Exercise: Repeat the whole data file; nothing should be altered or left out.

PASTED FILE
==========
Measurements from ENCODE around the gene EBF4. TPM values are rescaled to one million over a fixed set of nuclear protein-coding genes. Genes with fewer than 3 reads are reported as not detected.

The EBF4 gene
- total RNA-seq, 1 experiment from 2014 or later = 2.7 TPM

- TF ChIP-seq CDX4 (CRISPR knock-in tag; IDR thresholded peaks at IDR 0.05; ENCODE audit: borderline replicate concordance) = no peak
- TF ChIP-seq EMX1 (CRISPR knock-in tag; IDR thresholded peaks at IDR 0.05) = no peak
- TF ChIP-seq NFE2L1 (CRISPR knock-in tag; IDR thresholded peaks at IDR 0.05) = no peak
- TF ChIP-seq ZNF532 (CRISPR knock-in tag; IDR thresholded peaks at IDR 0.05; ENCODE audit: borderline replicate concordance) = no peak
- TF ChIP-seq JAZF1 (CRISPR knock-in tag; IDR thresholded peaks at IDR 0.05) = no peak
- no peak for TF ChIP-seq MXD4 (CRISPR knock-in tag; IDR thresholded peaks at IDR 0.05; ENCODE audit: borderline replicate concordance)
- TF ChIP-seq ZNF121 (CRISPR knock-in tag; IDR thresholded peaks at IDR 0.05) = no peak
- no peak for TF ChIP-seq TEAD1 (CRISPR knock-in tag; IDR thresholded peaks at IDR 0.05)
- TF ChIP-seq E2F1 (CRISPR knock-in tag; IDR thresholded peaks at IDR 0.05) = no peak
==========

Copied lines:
Measurements from ENCODE around the gene EBF4. TPM values are rescaled to one million over a fixed set of nuclear protein-coding genes. Genes with fewer than 3 reads are reported as not detected.

The EBF4 gene
- total RNA-seq, 1 experiment from 2014 or later = 2.7 TPM

- TF ChIP-seq CDX4 (CRISPR knock-in tag; IDR thresholded peaks at IDR 0.05; ENCODE audit: borderline replicate concordance) = no peak
- TF ChIP-seq EMX1 (CRISPR knock-in tag; IDR thresholded peaks at IDR 0.05) = no peak
- TF ChIP-seq NFE2L1 (CRISPR knock-in tag; IDR thresholded peaks at IDR 0.05) = no peak
- TF ChIP-seq ZNF532 (CRISPR knock-in tag; IDR thresholded peaks at IDR 0.05; ENCODE audit: borderline replicate concordance) = no peak
- TF ChIP-seq JAZF1 (CRISPR knock-in tag; IDR thresholded peaks at IDR 0.05) = no peak
- no peak for TF ChIP-seq MXD4 (CRISPR knock-in tag; IDR thresholded peaks at IDR 0.05; ENCODE audit: borderline replicate concordance)
- TF ChIP-seq ZNF121 (CRISPR knock-in tag; IDR thresholded peaks at IDR 0.05) = no peak
- no peak for TF ChIP-seq TEAD1 (CRISPR knock-in tag; IDR thresholded peaks at IDR 0.05)
- TF ChIP-seq E2F1 (CRISPR knock-in tag; IDR thresholded peaks at IDR 0.05) = no peak